The importance of the data preparation stage can not be overlooked as the value of DM relies on it. This stage covers all the steps performed to construct and prepare the raw data into the final dataset in order to be fed into the data modeling stage. These tasks include data transformation and data cleaning. The first task carried out in relation to the two MovieLens datasets was a data treatment in which items with no more than 20 reviews and users who had not carried out more than 20 reviews were eliminated. The purpose of this selection was to improve the results, since collaborative filtering needs data to avoid problems. Then, all the duplicated instances were identified and removed to avoid ambiguity. In addition, all ratings were normalized, that is, the values were transformed into float and restructured so that they were between the range of [−1, 1]. After this step, the scale is no longer between [1–5] but between [0.20–1]. Finally, both MovieLens datasets were divided 80% for training and 20% for testing. Table 1 shows the total number of users and items that remain after undergoing the data preparation stage.

3.4. Modelling

Ultimately, it is imperative to apply modeling techniques and provide their parameters to the learning dataset in order to determine which model performs best in the evaluation stage.
As mentioned earlier, this study will make use of an autoencoder. In this section, the autoencoder architecture used for the product recommendation system will be introduced. In addition, a brief explanation of autocoders and how they work will be presented as well as the parameters used to achieve the results featured in Section 4.

3.4.1. Autoencoder Overview

An autoencoder is an unsupervised deep learning method that learns how to effectively compress and encode data, and then reconstructs data from a reduced encoded representation to a representation that is identical to the original input. In another words, an autoencoder is a neural network that applies back-propagation, setting the target values (outputs) to be equal to the inputs [30,44].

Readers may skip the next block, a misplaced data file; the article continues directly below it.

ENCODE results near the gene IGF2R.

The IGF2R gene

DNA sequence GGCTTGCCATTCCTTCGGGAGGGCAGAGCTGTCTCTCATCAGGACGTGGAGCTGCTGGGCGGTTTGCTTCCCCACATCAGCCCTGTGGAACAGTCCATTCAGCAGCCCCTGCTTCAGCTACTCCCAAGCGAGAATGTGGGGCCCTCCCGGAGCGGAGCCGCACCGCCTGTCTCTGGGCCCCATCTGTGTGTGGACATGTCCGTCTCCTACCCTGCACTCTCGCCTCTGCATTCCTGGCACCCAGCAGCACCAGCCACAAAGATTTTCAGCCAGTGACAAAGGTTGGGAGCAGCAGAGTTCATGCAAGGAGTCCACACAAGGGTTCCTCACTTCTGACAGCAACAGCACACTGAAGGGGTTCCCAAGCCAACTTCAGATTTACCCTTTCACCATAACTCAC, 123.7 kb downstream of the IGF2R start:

Hence, an autoencoder is typically a neural network of three layers, as demonstrated in Figure 5.
The layers that constitute a basic autoencoder are: input layer, hidden layer, and output layer. The input layer and the hidden layer construct an encoder. The hidden layer and the output layer construct a decoder. Between these two, there is a code. Their description is the following the following:
  • Encoder has the function of compressing input information into a different latent space;
  • Code is a part of the network that represents the compressed input which is fed to the decoder;
  • Decoder does the reverse work and reconstructs the original information, moving from the latent space to the original information space.
The encoder encodes the high-dimensional input data x = { x 1 , x 2 , , x n } into a low dimensional hidden representation h = { h 1 , h 2 , , h m } by a function f:
h = f ( x ) = S f ( W x + b ) ,
where S f is an activation function, n is the number of neurons in the input layer, and m is the number of neurons in the hidden layer. The encoder is parameterized by a m × n weight matrix W and a bias vector b R m [27,44].
Then, the decoder maps the hidden representation h back to a reconstruction x = { x 1 , x 2 , , x n } by a function g:
x = g ( h ) = S g ( W h + b ) ,
where S g represents the decoder’s activation function. The decoder’s parameters are comprised of a bias vector b R n and a n × m weight matrix W [27,44].
The purpose of an autoencoder is to obtain d dimensional representation of data such that an error measure between x and u ( x ) = d e c o d e ( e n c o d e ( x ) ) is minimized [45].
Autoencoders have been widely used for its outstanding performance in data dimensionality reduction, noise cleaning, feature extraction, and data reconstruction [46].